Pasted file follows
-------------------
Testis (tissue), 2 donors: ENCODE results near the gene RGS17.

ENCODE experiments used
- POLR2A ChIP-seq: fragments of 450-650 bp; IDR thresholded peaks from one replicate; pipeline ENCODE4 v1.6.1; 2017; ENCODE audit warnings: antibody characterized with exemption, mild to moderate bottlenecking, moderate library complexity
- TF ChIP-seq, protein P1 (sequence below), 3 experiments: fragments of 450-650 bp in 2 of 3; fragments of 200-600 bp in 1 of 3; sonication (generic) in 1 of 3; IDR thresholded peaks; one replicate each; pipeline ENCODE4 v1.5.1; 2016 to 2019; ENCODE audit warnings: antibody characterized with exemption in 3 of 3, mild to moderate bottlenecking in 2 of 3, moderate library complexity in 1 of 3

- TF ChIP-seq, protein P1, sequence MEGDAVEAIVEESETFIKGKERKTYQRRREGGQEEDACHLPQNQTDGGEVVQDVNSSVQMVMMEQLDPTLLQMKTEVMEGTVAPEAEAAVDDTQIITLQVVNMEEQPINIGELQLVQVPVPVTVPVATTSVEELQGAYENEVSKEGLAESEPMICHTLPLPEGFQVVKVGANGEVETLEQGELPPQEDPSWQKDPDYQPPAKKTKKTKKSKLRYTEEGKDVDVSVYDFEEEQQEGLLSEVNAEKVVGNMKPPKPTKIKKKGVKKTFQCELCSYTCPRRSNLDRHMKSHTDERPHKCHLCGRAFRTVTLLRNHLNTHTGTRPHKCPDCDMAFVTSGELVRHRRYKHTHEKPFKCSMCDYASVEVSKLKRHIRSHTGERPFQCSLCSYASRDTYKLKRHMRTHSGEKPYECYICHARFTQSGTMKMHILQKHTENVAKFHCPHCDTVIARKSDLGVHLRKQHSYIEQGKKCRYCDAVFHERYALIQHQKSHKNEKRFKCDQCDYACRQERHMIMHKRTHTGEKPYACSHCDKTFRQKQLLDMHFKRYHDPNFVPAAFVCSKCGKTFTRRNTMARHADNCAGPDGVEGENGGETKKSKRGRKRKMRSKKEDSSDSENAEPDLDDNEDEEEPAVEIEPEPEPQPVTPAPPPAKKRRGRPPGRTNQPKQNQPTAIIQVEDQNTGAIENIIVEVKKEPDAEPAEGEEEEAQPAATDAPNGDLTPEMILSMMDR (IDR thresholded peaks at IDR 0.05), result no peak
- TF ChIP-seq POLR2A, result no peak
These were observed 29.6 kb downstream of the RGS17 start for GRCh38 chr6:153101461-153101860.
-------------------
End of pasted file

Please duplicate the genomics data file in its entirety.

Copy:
Testis (tissue), 2 donors: ENCODE results near the gene RGS17.

ENCODE experiments used
- POLR2A ChIP-seq: fragments of 450-650 bp; IDR thresholded peaks from one replicate; pipeline ENCODE4 v1.6.1; 2017; ENCODE audit warnings: antibody characterized with exemption, mild to moderate bottlenecking, moderate library complexity
- TF ChIP-seq, protein P1 (sequence below), 3 experiments: fragments of 450-650 bp in 2 of 3; fragments of 200-600 bp in 1 of 3; sonication (generic) in 1 of 3; IDR thresholded peaks; one replicate each; pipeline ENCODE4 v1.5.1; 2016 to 2019; ENCODE audit warnings: antibody characterized with exemption in 3 of 3, mild to moderate bottlenecking in 2 of 3, moderate library complexity in 1 of 3

- TF ChIP-seq, protein P1, sequence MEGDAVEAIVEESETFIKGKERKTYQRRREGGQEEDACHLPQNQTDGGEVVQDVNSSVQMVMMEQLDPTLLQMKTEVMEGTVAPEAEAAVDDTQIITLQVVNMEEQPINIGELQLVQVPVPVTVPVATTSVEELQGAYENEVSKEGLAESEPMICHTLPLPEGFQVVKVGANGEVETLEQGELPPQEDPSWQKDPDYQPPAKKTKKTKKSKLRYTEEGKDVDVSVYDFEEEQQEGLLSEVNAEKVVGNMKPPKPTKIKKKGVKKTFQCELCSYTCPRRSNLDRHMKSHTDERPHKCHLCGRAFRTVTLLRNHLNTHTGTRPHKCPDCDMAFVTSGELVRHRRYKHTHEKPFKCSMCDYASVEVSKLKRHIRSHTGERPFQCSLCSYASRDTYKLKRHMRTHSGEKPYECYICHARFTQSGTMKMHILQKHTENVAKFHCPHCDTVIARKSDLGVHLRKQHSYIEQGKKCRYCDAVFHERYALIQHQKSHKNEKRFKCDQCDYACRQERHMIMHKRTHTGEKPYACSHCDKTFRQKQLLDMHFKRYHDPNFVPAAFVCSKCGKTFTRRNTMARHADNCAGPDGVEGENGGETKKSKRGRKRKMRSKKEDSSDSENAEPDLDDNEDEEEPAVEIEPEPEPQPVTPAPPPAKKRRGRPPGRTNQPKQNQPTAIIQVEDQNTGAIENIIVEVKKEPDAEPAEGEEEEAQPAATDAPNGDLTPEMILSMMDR (IDR thresholded peaks at IDR 0.05), result no peak
- TF ChIP-seq POLR2A, result no peak
These were observed 29.6 kb downstream of the RGS17 start for GRCh38 chr6:153101461-153101860.